Gore C5 Cancellara Edition Summer Cycling Kit
It’s that time of year again when I start testing summer cycling kits. I love a good kit and when the weather starts to turn it’s always one of my favorite things to test out. This year a curve ball came our way. I can ride as much as I want, as long as I stay inside. This was the context that I had the opportunity to try out the new Gore C5 Cancellara edition gear.
Many of us are stuck riding inside but it’s still worth suiting up in a nice kit.
In the beginning I put it in my closet and hoped for better times. As time dragged on and no end came into sight I decided to try it out on the trainer. This marked a change in my life that I recommend to all the cyclists stuck inside right now. Pull out your best gear. What are you saving it for? Riding inside in full kit is something I’ve never done in the past but right now it helps keep me sane. It feels great to put on a well made kit before getting on the bike. Even if that bike isn’t actually going anywhere.
The Gore C5 Cancellara Edition stands out in the best way possible.
The Gore C5 Cancellara kit is an aesthetic change to the standard C5 kit. I’ll get into the technical details in a moment but one of the standout features is definitely the design. At the moment I’m riding alone and the styling of the kit isn’t a top priority. Even if no one else is seeing it right now though, it’s a great looking kit. We won’t be riding alone forever.
When it comes to features the first thing I noticed was the bib shorts. In front they come up high. I’ve always been a fan of this style. No matter how thin you are if you’ve got a waist band squeezing you at the waist line it’s not a good look. A high front keeps everyone looking a bit better and that’s the effect achieved here. The other stand out feature of the bibs is the very short chamois. It’s definitely oriented towards an aggressive seating position. There’s plenty of room in the front for leaning forward and it ends without much rear extension.
The chamois in the Gore C5 bib shorts work well with an aggressive riding position.
In front of the chamois is one of the more curious features I’ve ever seen on a summer bib short. The product description calls it the “Gore Windstopper Cup” and it’s a fleece area like what you’d find on a pair of spring/fall lined bibs. It’s something I’ve never felt the need to have in a summer bib short but I also haven’t noticed it as a negative on the Gore C5.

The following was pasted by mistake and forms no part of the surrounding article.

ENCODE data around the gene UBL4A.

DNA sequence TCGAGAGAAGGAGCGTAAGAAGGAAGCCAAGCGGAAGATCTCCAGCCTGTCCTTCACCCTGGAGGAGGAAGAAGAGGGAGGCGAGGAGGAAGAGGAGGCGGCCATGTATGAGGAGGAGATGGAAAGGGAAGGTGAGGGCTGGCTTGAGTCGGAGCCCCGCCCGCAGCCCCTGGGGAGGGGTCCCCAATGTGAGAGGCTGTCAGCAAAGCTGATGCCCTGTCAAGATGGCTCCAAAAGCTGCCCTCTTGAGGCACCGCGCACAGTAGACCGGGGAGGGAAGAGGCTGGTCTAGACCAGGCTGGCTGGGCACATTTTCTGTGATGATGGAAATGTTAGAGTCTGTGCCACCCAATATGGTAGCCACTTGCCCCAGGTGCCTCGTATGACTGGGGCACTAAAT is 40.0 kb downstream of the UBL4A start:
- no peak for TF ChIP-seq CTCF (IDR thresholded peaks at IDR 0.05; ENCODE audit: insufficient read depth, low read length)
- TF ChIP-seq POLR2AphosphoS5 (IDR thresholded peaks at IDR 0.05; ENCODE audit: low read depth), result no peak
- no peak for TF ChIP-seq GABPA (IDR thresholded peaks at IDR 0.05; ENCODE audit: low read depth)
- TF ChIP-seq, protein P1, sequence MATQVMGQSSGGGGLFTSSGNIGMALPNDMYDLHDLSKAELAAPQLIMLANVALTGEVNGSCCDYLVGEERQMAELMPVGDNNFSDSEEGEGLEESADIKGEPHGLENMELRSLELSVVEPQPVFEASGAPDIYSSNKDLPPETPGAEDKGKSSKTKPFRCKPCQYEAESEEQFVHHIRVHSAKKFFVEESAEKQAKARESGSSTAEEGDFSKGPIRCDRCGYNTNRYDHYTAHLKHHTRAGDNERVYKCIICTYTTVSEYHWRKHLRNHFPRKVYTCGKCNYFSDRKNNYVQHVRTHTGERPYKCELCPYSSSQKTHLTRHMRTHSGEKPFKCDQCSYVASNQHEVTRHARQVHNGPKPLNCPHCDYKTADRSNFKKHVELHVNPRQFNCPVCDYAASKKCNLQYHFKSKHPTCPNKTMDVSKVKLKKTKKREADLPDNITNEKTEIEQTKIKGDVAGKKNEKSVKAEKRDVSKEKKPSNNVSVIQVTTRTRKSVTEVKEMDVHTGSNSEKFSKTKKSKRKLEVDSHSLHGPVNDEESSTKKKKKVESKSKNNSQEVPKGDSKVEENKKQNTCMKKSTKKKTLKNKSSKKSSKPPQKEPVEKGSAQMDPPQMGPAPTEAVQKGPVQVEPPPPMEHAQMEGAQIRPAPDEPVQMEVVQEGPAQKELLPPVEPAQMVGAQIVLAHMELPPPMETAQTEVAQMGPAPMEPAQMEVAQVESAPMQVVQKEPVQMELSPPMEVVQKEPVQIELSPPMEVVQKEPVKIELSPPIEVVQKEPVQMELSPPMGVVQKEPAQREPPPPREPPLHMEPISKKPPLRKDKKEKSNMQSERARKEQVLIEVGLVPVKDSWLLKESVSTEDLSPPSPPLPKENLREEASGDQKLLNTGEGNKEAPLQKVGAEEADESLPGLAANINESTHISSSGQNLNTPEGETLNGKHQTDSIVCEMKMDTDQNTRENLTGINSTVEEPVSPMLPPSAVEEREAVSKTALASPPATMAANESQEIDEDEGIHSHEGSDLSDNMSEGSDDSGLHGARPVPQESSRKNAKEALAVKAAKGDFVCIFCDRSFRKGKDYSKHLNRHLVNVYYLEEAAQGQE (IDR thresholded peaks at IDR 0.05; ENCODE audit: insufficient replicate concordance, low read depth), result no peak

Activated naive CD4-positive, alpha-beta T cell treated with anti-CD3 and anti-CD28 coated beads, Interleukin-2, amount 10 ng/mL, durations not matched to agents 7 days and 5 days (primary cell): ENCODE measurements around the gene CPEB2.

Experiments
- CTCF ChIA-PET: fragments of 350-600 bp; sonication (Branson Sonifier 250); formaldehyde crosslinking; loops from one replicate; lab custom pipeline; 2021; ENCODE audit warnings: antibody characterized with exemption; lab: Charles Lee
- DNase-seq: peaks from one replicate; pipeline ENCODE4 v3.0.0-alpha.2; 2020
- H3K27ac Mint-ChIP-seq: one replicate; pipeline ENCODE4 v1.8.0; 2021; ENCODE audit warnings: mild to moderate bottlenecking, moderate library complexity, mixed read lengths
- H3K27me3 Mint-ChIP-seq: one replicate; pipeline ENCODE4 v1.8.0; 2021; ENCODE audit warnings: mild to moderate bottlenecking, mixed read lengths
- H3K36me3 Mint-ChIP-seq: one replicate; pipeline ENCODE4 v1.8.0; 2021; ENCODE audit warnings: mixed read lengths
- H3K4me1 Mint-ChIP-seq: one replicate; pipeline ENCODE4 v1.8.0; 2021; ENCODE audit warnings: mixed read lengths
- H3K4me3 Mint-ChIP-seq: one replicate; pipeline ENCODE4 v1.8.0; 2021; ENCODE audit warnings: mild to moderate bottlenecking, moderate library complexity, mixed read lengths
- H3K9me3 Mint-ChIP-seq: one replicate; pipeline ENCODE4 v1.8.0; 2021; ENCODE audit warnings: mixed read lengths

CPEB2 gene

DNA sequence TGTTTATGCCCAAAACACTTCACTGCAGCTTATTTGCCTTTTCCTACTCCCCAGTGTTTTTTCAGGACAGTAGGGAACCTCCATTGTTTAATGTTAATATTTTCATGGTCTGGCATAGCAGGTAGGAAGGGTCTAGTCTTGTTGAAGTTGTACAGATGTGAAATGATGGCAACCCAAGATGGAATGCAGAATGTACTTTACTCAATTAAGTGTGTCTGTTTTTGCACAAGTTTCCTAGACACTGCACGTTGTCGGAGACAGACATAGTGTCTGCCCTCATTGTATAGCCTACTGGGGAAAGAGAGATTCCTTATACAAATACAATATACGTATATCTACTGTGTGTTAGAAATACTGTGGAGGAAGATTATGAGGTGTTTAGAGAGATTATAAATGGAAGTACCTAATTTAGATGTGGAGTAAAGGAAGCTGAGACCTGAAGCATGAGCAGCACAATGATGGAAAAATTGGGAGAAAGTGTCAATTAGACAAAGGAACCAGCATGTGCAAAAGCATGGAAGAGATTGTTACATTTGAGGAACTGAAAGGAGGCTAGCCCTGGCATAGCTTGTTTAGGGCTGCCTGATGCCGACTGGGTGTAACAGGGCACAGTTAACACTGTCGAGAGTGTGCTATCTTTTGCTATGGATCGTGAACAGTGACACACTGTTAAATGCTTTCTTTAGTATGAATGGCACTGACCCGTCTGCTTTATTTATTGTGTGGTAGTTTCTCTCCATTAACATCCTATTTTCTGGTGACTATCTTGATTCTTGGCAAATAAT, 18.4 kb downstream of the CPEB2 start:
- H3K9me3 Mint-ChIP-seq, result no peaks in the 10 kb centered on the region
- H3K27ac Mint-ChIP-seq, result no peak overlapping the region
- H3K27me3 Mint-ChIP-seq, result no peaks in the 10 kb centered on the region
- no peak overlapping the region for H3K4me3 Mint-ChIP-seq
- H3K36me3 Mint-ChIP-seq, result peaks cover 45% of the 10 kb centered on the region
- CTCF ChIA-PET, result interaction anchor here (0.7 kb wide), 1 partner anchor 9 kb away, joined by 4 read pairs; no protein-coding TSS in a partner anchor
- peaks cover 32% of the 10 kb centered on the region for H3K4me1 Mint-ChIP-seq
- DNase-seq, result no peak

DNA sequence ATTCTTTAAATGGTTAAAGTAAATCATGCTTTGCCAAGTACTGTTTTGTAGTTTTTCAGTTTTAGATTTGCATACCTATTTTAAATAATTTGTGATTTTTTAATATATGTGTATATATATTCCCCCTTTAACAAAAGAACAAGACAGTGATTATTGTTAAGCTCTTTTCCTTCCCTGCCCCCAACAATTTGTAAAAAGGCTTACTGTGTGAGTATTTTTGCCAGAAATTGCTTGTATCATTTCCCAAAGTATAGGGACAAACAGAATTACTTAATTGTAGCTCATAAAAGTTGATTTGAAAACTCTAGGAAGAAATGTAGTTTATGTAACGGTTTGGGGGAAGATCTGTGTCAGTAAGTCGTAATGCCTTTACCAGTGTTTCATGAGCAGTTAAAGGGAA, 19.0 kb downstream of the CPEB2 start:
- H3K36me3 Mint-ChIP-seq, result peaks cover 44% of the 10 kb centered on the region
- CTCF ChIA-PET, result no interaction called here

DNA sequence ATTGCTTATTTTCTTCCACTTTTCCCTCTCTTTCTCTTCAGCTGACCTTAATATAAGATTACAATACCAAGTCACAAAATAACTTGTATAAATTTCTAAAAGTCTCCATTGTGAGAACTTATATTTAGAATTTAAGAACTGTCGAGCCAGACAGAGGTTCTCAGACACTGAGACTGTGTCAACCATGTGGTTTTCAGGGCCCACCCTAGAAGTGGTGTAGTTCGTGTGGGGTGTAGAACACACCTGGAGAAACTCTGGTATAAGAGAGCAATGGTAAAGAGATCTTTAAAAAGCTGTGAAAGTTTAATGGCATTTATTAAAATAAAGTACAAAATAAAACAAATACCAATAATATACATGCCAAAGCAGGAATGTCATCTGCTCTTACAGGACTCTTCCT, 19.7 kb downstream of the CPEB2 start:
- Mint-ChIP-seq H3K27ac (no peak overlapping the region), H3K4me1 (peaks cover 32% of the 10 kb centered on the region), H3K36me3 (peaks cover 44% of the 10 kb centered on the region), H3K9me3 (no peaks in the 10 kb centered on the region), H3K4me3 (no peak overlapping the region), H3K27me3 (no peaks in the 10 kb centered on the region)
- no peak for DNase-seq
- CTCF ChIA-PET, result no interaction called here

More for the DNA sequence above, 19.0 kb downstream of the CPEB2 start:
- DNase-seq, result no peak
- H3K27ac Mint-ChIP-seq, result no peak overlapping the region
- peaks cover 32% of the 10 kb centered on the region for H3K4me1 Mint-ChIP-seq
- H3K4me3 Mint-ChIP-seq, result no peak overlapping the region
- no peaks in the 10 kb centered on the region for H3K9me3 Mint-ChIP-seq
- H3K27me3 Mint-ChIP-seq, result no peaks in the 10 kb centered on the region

When it comes to the jersey I’d like to see the wider waist gripper found on the C7 jersey design. That said the C5 includes the important details. I always appreciate a zippered pocket on a jersey and the Gore C5 Cancellara Edition jersey includes one. In this case it’s on the outside of the center jersey pocket. It’s not a large pocket but should hold keys and identification and employs a beefy zipper unlikely to fail.
Features such as a zippered pocket are the kind of details that set the best kits apart.
The sleeve length falls into the goldilocks zone where it’s long enough to feel modern but not so long as to feel ridiculous. At the end of the sleeves Gore has gone the route of a traditional doubled hem. A doubled over edge on a jersey sleeve is somewhat unusual for a modern jersey. A raw edge is far more prevalent and the traditional hem is a nice counterpoint these days.
I also had a chance to take a look at some gloves from Gore. I never ride with summer gloves but the Cancellara collection includes a pair of Gore C7 gloves. The Gore C7 Cancellara collection gloves are do not include anything extra. There’s no padding, no hook and loop closure system, nothing other than basic palm protection and loops between finger to aid in removal. If I was ever going to ride with summer gloves this would be my preferred style and I’ve taken to using them on the trainer. They do an excellent job of keeping sweet from interfering with grip no matter the intensity. They also make it easy to wipe sweat from the brow. I won’t be wearing them outside but I do think I’ll continue to use them for trainer rides.
The Gore C7 summer gloves are an excellent companion for both indoor and outdoor rides.
The other pair of gloves I was able to check out are the Gore C5 Gore-Tex Infinium Gloves. I don’t wear summer gloves but I do wear a lot of different cool weather focused long finger gloves. The gloves I end up wearing more than any others are those focused on moderate weather in the spring and fall. The Gore C5 gloves are some of the best I’ve used and they include touch screen functionality. Why every glove on the market isn’t designed to work with touchscreens is beyond me but it’s nice to see here. The box end construction of the finger tips makes for better dexterity and I was able to text without too much difficulty. There’s touchscreen panels on both the thumb and first finger so two finger pinch to zoom also works well.
The Gore C5 Gore-Tex Infinium Gloves are smart to include provisions for a touchscreen.
The Gore C5 Gore-Tex Infinium gloves represent my favorite style of cool weather gloves. Again, there”s no padding in the palm. Bar feel is excellent already and further enhanced with the addition of silicone rings at the base of the pinky, ring, and middle fingers. The fit is close to the hand and the ring and loop enclosure won’t snag expensive kit. I expect I’ll be using these gloves for a long time to come.
The Gore C5 kit isn’t the top shelf of what Gore offers. I’d call it more of a workhorse. Some of the features, such as a wide horizontal gripper on the legs of the bibs or the folded hem on the sleeves of the jersey, don’t show up much on higher end kits. Despite that Gore has nailed the fit and the Cancellara special edition is an eye catching design. What you end up with is a kit that looks good and fits great for an excellent price. Inside or outside this kit is worth checking out.